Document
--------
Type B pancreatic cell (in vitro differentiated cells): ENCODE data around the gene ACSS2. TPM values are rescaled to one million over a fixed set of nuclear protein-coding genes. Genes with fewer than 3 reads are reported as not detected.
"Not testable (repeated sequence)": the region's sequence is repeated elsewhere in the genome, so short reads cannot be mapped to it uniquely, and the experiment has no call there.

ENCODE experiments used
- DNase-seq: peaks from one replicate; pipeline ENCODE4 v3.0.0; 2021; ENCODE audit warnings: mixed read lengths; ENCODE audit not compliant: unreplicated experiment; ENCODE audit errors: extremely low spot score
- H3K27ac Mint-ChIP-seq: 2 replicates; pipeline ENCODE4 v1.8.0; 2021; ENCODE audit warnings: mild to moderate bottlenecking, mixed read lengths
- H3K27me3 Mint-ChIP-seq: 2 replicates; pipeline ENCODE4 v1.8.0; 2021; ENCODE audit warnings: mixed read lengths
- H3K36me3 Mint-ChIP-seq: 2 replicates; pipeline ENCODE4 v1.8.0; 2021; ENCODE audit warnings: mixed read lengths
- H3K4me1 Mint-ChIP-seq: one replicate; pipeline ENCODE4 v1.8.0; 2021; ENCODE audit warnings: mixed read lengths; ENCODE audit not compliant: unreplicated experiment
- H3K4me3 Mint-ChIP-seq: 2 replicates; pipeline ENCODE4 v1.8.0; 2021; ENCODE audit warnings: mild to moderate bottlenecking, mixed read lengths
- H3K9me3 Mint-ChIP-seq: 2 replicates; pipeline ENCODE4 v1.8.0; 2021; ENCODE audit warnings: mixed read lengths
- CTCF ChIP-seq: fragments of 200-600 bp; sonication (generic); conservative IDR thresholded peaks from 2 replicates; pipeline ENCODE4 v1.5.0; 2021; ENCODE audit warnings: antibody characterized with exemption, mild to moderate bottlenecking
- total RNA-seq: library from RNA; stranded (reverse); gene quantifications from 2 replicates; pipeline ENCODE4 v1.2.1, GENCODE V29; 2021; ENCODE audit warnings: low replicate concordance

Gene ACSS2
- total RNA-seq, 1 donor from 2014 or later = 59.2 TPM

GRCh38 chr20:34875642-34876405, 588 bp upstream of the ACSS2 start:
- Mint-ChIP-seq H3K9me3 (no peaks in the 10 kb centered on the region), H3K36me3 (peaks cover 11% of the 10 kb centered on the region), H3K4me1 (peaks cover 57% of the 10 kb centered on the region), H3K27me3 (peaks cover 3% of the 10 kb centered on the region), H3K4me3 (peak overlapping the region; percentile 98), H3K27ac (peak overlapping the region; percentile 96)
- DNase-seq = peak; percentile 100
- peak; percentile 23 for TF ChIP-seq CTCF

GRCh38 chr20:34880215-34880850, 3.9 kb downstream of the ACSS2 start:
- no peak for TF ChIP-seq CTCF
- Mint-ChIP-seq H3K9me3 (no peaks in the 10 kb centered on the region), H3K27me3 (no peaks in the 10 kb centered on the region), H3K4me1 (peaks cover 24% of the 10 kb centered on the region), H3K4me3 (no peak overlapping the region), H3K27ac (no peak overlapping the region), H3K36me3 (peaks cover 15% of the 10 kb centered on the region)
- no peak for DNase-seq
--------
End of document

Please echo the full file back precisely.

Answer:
Type B pancreatic cell (in vitro differentiated cells): ENCODE data around the gene ACSS2. TPM values are rescaled to one million over a fixed set of nuclear protein-coding genes. Genes with fewer than 3 reads are reported as not detected.
"Not testable (repeated sequence)": the region's sequence is repeated elsewhere in the genome, so short reads cannot be mapped to it uniquely, and the experiment has no call there.

ENCODE experiments used
- DNase-seq: peaks from one replicate; pipeline ENCODE4 v3.0.0; 2021; ENCODE audit warnings: mixed read lengths; ENCODE audit not compliant: unreplicated experiment; ENCODE audit errors: extremely low spot score
- H3K27ac Mint-ChIP-seq: 2 replicates; pipeline ENCODE4 v1.8.0; 2021; ENCODE audit warnings: mild to moderate bottlenecking, mixed read lengths
- H3K27me3 Mint-ChIP-seq: 2 replicates; pipeline ENCODE4 v1.8.0; 2021; ENCODE audit warnings: mixed read lengths
- H3K36me3 Mint-ChIP-seq: 2 replicates; pipeline ENCODE4 v1.8.0; 2021; ENCODE audit warnings: mixed read lengths
- H3K4me1 Mint-ChIP-seq: one replicate; pipeline ENCODE4 v1.8.0; 2021; ENCODE audit warnings: mixed read lengths; ENCODE audit not compliant: unreplicated experiment
- H3K4me3 Mint-ChIP-seq: 2 replicates; pipeline ENCODE4 v1.8.0; 2021; ENCODE audit warnings: mild to moderate bottlenecking, mixed read lengths
- H3K9me3 Mint-ChIP-seq: 2 replicates; pipeline ENCODE4 v1.8.0; 2021; ENCODE audit warnings: mixed read lengths
- CTCF ChIP-seq: fragments of 200-600 bp; sonication (generic); conservative IDR thresholded peaks from 2 replicates; pipeline ENCODE4 v1.5.0; 2021; ENCODE audit warnings: antibody characterized with exemption, mild to moderate bottlenecking
- total RNA-seq: library from RNA; stranded (reverse); gene quantifications from 2 replicates; pipeline ENCODE4 v1.2.1, GENCODE V29; 2021; ENCODE audit warnings: low replicate concordance

Gene ACSS2
- total RNA-seq, 1 donor from 2014 or later = 59.2 TPM

GRCh38 chr20:34875642-34876405, 588 bp upstream of the ACSS2 start:
- Mint-ChIP-seq H3K9me3 (no peaks in the 10 kb centered on the region), H3K36me3 (peaks cover 11% of the 10 kb centered on the region), H3K4me1 (peaks cover 57% of the 10 kb centered on the region), H3K27me3 (peaks cover 3% of the 10 kb centered on the region), H3K4me3 (peak overlapping the region; percentile 98), H3K27ac (peak overlapping the region; percentile 96)
- DNase-seq = peak; percentile 100
- peak; percentile 23 for TF ChIP-seq CTCF

GRCh38 chr20:34880215-34880850, 3.9 kb downstream of the ACSS2 start:
- no peak for TF ChIP-seq CTCF
- Mint-ChIP-seq H3K9me3 (no peaks in the 10 kb centered on the region), H3K27me3 (no peaks in the 10 kb centered on the region), H3K4me1 (peaks cover 24% of the 10 kb centered on the region), H3K4me3 (no peak overlapping the region), H3K27ac (no peak overlapping the region), H3K36me3 (peaks cover 15% of the 10 kb centered on the region)
- no peak for DNase-seq